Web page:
Thursday, June 06, 2013

After Six Months of Limbo, the City should Renew and Support its Environmental Commission

Six months after the Ferndale Environmental Sustainability Commission asked the City Council to renew its existence and give support for its mission, the group remains in limbo, with more than half its members having resigned or stopped coming to meetings. An organization that proudly served the city for more than a decade was put off, ignored, and made to be felt like an unwanted stepchild. While it apears that the City may finally get around to rewriting the ordinance creating the commission, there is no doubt that the commission has suffered in spirit and credibility.

I helped found the Ferndale Environmental Sustainability Commission more than eleven years ago, when Bob Porter was mayor and I was a relatively new City Councilman. The idea was to create a city sponsored group - an official commission - that would advise the city on emerging environmental policies and green issues, and advocate and educate the city staff, its elected leaders, and residents on ways to make our city more sustainable, more cost-effective, and more ecologically sound. Volunteers jumped at the chance to sit on the commission, and at one point we even had to expand the number of members, as people wanted to join and help.

The group helped craft policies and positions on transportation and mass transit, energy efficiency, and complete streets. It advocated for and got installed more bicycle lanes and bike racks. It helped set the stage for greener buildings such as the Ferndale library and educated the citizenry with monthly green tips. We held workshops on composting and mulching, on greener holiday decorations, ways to reduce water usage, and tree planting. It promoted urban agriculture and its members helped get the first community gardens going in our town. It hosted for many years the Ferndale Green Week around World Earth Day in April each year.

In the summer of 2012, we began asking the city for more input into our activities, as the group was beginning to feel ignored and adrift. We asked that a city staff person be assigned to work with us or to serve as a liaison, as we had had for many years prior. The group felt its ideas and recommendations were not being heard or even not wanted by the city. In our reviewing the ordinance that created the group back around 2001, it was noticed that the commission had "sunset", meaning that its existence under the ordinance had expired after ten years. We approached the City Council and asked to be renewed in early December.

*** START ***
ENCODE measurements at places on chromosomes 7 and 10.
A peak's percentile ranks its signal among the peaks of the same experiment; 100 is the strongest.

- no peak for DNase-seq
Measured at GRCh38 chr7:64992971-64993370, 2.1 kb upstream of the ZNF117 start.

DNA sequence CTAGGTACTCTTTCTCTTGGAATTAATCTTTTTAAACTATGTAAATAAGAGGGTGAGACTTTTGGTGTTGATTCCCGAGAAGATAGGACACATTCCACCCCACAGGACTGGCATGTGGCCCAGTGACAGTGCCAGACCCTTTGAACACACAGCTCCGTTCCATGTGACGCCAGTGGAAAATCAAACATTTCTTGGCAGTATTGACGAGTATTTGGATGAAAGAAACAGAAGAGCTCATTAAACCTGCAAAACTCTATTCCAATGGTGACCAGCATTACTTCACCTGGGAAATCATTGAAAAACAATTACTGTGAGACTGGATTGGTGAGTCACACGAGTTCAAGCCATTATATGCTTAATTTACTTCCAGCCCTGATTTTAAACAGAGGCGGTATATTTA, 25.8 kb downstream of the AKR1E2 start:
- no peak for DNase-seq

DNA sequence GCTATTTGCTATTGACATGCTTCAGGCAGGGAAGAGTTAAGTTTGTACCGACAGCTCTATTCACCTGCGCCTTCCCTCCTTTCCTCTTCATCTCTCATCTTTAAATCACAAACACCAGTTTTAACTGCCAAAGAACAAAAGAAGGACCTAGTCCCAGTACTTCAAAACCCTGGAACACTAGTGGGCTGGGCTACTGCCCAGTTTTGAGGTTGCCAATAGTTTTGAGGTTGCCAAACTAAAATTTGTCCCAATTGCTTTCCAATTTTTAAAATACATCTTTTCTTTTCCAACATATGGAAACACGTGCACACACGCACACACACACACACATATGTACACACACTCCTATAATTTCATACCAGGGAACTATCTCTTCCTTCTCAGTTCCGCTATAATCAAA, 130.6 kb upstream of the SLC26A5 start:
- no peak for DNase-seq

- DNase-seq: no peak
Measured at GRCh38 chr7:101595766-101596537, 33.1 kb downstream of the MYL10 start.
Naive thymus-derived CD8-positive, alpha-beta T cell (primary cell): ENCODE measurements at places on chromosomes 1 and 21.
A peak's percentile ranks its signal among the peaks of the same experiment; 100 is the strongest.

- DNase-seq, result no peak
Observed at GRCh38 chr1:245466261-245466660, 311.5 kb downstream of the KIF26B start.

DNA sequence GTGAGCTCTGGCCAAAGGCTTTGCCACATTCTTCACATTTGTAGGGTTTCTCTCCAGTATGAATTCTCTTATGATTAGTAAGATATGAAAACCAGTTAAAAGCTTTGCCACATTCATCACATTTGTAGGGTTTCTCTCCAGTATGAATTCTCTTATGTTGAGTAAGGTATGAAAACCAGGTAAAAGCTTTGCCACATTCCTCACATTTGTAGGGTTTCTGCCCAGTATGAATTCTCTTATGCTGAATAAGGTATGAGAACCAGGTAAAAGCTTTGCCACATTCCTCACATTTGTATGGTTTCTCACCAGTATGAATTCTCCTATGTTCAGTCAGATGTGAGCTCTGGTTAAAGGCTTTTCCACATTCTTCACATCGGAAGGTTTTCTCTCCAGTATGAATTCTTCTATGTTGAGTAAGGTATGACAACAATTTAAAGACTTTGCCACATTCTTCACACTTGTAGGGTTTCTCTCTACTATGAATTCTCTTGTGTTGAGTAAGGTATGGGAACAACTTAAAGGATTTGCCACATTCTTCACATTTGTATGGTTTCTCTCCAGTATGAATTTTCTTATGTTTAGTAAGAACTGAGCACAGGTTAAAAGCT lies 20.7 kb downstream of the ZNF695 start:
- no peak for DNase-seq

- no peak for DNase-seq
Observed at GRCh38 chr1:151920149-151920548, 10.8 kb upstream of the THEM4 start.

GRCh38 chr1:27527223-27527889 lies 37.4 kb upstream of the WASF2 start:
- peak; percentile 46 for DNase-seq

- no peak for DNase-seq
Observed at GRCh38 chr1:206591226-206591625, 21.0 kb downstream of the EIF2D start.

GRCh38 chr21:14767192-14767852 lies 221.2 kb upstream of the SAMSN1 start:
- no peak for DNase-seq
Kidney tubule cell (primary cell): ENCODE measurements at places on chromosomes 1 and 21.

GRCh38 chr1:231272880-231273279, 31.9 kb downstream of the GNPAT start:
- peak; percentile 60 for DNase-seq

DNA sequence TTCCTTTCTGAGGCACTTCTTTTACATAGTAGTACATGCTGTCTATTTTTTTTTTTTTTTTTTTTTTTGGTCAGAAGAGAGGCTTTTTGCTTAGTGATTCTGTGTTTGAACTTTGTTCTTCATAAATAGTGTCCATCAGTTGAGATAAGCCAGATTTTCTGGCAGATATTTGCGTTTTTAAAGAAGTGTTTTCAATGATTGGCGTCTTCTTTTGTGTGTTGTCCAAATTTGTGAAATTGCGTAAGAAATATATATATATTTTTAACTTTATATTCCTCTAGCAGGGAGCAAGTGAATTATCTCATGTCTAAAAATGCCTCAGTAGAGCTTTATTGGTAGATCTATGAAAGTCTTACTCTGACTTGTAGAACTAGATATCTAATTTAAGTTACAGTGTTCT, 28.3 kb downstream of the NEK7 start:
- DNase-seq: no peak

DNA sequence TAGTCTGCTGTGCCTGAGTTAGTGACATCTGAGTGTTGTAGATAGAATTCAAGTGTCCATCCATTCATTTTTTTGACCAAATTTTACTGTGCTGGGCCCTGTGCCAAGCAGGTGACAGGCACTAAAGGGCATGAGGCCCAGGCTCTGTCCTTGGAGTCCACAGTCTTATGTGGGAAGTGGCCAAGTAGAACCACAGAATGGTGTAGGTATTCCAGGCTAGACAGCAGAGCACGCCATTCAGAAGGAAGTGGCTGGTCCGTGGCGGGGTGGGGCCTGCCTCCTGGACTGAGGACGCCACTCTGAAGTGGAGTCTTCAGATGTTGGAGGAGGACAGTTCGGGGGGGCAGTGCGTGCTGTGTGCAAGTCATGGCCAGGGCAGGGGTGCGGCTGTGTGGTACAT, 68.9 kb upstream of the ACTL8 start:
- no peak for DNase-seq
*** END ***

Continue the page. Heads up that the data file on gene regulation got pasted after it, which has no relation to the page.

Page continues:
Over the past six months, the city has "extended" the commission's ordinance twice, adding first 90 and then 120 days until a promised resolution. Our City Council member liason actually told us in March that more time was needed because "we are totally immersed in the new parking system and we can't focus on other issues right now." By May, the once proud commission of a dozen members was reduced to one or two people coming to meetings, or having meetings cancelled for lack of attendance.

While there are not many subjects more important to me than protecting the environment, I also finally resigned from the commission last month. Volunteers help make Ferndale the great town that it is, but volunteers have to be accepted, embraced, and appreciated, and their time should be useful.
Most of us want our city to be as green as it can be, but the past year shows the need for a wake up call. Whether it is a growing bureaucracy, lack of appreciation, inability to multi-task, or inefficiency, some things need to change. The Ferndale Environmental Sustainability Commission was and is an important and valuable asset to our city government, and it's ordinance should be finalized and voted on and renewed without delay by the City Council.
New and additional members should be sought and put to work so that Ferndale can continue to say that it is a green town and that it cares about sustaining our Earth.